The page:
Italy looks to extend lockdown as cases near 100,000

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Italian authorities said Sunday they would extend a month-long lockdown to stem the coronavirus pandemic, as the number of deaths in the country reached 10,779 and the number of infected neared 100,000.

The civil protection service reported another 756 fatalities in the world's worst-hit nation on Sunday, while the number of officially registered cases of COVID-19 increased by 5,217 to 97,689.

Nevertheless, the daily rise in infections has slowed to 5.6 percent—the lowest rate since Italian officials started tracking cases following the first death on February 21.

In the epicentre of the pandemic, the region around Milan where the number of cases previously increased daily, the of Italians receiving remained almost unchanged.

"We are witnessing a slowdown," University of Milan virologist Fabrizio Pregliasco told the Il Corriere della Sera daily.

"It is not plateau yet, but it is a good sign."

Italy closed all of its schools at the start of the month and then began gradually imposing a lockdown, tightening it successively until almost all stores were shut on March 12.

The measures—since adopted to varying degrees across most of Europe—did not prevent Italy's death toll from overtaking that in China, where the disease was first reported, on March 19.

And while the lockdown—which is officially due to end on April 3—is economically painful, officials appear determined to extend it until the is finally stopped in its tracks.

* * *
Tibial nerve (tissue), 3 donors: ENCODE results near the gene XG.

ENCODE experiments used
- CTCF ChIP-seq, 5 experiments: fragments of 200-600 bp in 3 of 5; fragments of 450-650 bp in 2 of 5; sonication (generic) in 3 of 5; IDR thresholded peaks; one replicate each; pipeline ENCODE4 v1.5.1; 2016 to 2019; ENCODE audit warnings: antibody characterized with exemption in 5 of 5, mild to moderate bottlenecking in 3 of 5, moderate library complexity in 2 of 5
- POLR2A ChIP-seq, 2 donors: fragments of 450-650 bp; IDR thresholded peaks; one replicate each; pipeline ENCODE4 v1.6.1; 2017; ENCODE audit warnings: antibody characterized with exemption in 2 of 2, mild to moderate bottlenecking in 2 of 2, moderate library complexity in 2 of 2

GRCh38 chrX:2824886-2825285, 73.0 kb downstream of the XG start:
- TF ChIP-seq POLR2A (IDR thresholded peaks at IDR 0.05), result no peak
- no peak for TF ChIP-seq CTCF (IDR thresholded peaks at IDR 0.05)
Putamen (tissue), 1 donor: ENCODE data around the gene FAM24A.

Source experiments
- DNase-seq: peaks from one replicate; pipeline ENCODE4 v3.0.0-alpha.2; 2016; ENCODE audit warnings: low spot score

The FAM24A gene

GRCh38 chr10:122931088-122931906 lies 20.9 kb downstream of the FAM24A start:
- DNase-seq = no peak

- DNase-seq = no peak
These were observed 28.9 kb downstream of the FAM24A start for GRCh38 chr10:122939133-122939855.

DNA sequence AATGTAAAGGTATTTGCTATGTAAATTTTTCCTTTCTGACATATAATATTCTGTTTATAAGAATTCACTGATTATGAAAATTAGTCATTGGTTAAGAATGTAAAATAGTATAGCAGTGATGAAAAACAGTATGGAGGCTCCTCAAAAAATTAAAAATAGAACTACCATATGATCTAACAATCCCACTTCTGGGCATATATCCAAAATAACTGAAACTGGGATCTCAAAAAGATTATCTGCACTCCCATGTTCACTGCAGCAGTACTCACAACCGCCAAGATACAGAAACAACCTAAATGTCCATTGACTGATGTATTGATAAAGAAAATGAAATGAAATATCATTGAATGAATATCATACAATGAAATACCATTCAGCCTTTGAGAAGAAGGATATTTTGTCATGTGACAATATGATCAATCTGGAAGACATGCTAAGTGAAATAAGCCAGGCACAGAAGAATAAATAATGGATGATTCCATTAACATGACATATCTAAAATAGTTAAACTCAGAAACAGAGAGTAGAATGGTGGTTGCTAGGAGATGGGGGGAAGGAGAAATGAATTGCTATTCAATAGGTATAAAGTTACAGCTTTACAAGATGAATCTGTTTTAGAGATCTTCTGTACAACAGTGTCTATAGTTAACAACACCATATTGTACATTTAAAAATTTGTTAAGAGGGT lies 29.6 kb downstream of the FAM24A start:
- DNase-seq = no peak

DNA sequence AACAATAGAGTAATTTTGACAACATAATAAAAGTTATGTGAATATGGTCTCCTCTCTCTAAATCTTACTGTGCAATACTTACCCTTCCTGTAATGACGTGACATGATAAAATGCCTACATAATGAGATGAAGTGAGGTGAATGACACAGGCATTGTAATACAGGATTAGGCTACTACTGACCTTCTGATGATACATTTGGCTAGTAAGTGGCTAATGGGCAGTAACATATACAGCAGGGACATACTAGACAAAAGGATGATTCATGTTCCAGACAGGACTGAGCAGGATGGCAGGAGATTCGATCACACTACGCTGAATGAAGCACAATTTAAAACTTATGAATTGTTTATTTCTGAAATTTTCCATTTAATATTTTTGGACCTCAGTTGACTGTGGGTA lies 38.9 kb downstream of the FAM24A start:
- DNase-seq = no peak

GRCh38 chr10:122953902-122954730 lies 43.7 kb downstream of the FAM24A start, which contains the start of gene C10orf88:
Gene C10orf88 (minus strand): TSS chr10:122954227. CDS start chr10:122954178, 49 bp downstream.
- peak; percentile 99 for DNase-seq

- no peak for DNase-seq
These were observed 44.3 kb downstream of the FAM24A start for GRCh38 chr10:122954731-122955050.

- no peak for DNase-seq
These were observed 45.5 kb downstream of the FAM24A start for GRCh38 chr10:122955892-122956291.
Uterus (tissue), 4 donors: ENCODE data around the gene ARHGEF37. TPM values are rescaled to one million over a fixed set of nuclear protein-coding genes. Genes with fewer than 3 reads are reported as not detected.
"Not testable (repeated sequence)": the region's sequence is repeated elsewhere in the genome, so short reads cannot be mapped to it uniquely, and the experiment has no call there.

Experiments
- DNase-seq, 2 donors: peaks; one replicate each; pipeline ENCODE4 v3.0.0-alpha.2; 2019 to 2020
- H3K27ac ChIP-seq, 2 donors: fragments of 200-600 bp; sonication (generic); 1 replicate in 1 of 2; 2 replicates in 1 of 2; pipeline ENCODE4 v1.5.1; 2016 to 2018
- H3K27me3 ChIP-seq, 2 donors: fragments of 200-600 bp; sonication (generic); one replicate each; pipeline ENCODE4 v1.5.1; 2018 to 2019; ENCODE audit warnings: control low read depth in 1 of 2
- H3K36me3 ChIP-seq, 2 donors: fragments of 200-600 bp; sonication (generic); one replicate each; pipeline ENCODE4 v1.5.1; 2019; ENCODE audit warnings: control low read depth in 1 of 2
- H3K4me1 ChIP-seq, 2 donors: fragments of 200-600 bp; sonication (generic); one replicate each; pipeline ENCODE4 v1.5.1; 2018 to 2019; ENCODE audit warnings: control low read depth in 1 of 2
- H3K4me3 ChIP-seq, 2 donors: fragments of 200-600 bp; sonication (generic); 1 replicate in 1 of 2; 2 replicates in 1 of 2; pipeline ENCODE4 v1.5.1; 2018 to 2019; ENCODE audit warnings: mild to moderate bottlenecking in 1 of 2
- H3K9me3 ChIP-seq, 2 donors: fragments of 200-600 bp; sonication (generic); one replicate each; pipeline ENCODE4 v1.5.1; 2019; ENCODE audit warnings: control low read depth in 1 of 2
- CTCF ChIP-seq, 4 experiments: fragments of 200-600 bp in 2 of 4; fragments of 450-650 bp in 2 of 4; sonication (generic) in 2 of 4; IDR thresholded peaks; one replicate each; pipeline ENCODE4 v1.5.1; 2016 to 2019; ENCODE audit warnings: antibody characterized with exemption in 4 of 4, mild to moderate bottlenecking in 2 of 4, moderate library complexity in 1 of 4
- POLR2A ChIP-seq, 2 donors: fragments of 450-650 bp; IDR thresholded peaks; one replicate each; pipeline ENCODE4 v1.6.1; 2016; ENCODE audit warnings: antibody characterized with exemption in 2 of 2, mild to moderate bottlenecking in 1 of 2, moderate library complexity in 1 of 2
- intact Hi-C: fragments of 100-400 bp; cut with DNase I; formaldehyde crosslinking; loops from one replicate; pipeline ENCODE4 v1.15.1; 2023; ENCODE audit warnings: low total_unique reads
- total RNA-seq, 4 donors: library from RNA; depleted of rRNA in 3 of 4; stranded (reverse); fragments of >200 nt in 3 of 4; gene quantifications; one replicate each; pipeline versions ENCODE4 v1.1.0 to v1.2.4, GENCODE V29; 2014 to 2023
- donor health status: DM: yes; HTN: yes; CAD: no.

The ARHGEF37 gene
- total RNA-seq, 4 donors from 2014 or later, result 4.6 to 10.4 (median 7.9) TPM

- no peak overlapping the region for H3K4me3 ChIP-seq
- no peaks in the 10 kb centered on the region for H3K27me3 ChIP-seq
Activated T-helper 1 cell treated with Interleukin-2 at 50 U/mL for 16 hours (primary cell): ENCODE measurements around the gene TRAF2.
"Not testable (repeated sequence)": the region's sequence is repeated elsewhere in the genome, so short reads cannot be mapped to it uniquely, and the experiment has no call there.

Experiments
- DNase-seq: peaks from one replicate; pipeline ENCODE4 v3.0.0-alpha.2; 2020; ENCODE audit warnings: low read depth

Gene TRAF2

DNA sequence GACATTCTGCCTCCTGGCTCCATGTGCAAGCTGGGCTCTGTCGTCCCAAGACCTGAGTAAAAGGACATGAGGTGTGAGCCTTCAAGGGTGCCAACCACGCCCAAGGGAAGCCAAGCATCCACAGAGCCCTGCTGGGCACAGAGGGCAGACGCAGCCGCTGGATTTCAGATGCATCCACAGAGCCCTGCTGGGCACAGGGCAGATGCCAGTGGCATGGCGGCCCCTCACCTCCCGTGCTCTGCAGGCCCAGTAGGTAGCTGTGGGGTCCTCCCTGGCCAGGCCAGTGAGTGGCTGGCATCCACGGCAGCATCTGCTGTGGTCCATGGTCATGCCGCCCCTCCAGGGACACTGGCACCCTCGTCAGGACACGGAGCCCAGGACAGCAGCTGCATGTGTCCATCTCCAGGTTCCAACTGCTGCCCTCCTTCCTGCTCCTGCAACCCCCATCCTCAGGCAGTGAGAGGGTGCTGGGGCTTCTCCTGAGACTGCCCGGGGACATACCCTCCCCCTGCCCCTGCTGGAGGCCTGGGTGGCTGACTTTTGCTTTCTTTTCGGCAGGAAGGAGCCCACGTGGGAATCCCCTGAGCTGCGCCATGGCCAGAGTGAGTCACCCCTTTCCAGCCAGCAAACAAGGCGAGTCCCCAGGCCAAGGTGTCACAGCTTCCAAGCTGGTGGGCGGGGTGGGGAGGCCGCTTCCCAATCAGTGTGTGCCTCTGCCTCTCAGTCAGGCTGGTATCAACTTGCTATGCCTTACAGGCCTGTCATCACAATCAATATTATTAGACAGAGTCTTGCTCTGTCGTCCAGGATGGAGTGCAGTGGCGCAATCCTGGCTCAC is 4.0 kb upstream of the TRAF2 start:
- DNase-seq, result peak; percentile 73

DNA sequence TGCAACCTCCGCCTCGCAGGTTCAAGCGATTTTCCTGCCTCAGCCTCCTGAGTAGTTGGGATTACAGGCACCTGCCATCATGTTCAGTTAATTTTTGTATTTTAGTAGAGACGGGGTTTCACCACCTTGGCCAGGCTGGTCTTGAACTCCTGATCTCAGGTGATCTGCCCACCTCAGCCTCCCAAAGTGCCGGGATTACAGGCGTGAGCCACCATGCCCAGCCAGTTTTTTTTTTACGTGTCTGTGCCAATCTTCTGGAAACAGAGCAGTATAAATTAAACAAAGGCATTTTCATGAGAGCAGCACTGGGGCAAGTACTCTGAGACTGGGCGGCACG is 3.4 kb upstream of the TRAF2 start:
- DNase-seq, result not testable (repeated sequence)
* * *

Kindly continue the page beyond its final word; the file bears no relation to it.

Regional affairs minister Francesco Boccia said the question facing the government was not whether it would be extended, but by how long.

"The measures expiring on April 3 will inevitably be extended," Boccia told Italy's Sky TG24 television.

"I think that, at the moment, talking about re-opening is inappropriate and irresponsible."

A final decision is expected to be made at a ministerial meeting in the coming days.

Boccia also indicated that the eventual easing of the different confinement measures would be gradual.

"We all want to go back to normal," he said. "But we will have to do it by turning on one switch at a time."

In theory, the existing state of national health emergency allows Prime Minister Giuseppe Conte to extend the until July 31.

Conte has said that he would like to lift the severest restrictions—including those forcing the suspension of Italy's Serie A football season—a few months prior to that.

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